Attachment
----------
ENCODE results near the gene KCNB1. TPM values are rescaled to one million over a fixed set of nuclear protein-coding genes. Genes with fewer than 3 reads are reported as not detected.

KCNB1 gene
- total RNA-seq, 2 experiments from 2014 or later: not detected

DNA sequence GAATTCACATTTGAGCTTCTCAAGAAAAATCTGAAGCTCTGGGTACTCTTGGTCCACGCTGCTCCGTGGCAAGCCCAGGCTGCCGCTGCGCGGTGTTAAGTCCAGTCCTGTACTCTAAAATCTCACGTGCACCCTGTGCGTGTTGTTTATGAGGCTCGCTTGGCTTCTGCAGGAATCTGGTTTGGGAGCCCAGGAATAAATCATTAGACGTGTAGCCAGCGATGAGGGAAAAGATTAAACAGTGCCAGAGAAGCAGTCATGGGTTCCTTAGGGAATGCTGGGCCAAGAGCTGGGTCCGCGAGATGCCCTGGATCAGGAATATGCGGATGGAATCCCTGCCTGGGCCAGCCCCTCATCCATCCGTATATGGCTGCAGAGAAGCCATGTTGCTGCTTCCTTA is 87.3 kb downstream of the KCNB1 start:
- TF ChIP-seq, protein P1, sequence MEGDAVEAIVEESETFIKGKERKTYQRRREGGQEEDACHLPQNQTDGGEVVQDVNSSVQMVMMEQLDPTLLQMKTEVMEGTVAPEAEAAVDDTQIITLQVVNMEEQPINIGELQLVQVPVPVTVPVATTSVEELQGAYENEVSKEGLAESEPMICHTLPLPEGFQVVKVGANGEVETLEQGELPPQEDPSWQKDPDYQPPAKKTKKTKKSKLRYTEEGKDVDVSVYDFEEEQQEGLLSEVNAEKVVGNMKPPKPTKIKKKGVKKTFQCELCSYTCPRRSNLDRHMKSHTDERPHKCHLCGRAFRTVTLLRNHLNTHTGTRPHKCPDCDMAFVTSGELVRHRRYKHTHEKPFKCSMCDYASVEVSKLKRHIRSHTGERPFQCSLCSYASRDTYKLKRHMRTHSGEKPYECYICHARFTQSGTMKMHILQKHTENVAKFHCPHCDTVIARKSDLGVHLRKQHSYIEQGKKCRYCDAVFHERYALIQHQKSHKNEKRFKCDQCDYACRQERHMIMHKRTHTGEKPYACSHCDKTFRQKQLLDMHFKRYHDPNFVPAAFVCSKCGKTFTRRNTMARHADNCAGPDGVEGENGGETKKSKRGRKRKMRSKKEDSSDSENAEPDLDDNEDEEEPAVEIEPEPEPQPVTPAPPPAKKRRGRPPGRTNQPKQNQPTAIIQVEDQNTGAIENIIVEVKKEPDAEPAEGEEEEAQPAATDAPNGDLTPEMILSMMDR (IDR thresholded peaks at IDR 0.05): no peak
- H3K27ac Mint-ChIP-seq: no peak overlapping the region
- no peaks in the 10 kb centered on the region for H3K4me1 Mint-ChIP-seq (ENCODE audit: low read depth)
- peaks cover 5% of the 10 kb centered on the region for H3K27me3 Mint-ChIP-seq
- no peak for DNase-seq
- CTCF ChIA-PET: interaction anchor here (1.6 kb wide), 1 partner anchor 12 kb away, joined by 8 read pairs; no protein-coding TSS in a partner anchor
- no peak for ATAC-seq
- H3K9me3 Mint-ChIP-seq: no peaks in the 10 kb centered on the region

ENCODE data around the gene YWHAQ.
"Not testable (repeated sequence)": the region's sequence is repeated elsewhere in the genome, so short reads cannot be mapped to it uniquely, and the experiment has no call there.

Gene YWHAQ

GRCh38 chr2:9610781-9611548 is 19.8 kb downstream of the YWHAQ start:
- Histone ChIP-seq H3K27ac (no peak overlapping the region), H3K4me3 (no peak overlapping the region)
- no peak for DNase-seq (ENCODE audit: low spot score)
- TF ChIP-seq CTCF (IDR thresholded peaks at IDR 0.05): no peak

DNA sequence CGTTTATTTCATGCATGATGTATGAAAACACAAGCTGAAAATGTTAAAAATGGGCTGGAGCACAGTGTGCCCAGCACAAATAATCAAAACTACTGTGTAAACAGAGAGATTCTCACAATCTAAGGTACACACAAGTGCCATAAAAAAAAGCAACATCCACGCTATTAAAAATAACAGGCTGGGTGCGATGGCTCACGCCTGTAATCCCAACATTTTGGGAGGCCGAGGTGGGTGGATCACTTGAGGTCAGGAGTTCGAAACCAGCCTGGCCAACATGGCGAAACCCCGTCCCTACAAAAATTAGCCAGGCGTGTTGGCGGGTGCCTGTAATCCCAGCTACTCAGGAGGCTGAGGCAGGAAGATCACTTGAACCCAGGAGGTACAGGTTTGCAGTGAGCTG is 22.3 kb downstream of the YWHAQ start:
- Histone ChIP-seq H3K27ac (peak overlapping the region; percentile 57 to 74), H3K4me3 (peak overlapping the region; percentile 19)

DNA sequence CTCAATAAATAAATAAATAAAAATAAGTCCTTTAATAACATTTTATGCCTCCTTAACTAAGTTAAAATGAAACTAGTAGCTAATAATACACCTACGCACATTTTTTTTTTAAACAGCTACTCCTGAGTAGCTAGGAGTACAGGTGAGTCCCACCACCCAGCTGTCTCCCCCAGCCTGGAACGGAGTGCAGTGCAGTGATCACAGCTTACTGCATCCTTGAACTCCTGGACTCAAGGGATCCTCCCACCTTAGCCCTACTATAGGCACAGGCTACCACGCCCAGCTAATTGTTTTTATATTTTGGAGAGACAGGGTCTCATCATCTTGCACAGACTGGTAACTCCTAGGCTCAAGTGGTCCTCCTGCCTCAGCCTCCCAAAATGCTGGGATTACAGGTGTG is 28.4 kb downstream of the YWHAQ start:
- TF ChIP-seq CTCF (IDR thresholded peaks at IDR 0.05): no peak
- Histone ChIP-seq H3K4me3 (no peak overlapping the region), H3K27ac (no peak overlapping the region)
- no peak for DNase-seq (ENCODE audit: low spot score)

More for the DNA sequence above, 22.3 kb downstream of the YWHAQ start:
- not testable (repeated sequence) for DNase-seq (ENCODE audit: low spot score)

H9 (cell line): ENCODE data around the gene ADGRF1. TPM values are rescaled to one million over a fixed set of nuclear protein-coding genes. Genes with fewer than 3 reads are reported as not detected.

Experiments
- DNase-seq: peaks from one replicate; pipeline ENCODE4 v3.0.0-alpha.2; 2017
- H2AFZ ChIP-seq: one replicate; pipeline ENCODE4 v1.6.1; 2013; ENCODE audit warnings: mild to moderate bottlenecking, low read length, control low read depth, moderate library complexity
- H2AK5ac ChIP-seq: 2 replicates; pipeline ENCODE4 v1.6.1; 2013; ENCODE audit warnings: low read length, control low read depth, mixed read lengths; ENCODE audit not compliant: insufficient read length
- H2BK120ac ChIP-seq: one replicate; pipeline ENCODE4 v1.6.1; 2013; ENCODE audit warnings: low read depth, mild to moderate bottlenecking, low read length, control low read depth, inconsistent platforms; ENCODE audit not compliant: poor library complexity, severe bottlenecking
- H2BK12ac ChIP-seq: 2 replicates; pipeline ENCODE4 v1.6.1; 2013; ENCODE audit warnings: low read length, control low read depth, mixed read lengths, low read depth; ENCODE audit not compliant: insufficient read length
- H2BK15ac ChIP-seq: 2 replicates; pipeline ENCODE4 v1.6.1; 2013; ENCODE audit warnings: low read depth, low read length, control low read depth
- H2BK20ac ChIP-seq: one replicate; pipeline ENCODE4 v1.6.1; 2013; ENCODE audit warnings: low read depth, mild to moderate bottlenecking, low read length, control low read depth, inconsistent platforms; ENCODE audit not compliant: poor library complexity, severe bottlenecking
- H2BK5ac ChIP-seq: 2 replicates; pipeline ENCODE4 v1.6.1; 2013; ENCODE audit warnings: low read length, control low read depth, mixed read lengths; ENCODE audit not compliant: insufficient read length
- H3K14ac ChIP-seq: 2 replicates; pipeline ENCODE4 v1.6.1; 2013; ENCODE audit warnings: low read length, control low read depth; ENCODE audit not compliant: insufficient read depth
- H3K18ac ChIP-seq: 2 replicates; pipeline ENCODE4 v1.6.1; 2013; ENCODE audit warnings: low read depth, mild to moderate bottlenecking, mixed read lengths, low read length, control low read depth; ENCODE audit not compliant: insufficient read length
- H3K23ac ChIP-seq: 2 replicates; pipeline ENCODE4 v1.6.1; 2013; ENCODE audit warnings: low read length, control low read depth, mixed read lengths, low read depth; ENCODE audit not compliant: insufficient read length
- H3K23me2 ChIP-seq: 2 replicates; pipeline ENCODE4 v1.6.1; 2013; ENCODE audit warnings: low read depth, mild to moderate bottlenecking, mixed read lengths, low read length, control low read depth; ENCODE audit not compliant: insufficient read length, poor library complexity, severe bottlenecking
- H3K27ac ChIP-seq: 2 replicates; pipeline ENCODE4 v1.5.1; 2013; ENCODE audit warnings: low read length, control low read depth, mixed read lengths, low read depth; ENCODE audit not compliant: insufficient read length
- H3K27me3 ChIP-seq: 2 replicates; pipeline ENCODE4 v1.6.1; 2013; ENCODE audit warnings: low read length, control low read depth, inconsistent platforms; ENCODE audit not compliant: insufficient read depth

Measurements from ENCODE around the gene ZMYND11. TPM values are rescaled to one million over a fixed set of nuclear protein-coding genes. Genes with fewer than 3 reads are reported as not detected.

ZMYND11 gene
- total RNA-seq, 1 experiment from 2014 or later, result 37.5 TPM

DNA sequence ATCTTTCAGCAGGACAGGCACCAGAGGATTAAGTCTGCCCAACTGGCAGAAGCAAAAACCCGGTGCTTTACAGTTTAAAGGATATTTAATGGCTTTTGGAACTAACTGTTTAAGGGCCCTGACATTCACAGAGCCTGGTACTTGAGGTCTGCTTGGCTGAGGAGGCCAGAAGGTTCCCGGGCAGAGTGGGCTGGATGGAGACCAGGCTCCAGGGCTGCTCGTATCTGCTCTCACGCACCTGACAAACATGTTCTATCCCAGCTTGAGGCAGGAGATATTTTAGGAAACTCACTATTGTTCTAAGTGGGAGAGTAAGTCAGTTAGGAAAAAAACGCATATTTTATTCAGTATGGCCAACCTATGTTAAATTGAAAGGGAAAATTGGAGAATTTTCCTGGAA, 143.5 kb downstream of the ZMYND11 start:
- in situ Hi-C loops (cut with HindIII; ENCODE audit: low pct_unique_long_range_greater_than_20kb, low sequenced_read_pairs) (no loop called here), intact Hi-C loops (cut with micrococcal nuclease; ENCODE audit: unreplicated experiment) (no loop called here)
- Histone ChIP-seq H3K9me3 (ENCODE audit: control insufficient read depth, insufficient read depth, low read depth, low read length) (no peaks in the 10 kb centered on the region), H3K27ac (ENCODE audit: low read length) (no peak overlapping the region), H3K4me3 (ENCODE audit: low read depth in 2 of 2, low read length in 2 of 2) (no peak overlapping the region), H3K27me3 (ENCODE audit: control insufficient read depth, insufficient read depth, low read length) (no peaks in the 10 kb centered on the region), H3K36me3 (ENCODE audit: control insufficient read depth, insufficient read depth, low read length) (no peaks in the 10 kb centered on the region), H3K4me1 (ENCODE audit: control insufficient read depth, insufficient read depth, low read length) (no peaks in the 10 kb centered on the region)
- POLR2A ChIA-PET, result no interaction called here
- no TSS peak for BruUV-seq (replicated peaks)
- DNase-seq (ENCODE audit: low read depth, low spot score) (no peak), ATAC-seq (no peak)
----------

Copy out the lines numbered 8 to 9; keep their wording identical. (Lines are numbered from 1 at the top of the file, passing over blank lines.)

- peaks cover 5% of the 10 kb centered on the region for H3K27me3 Mint-ChIP-seq
- no peak for DNase-seq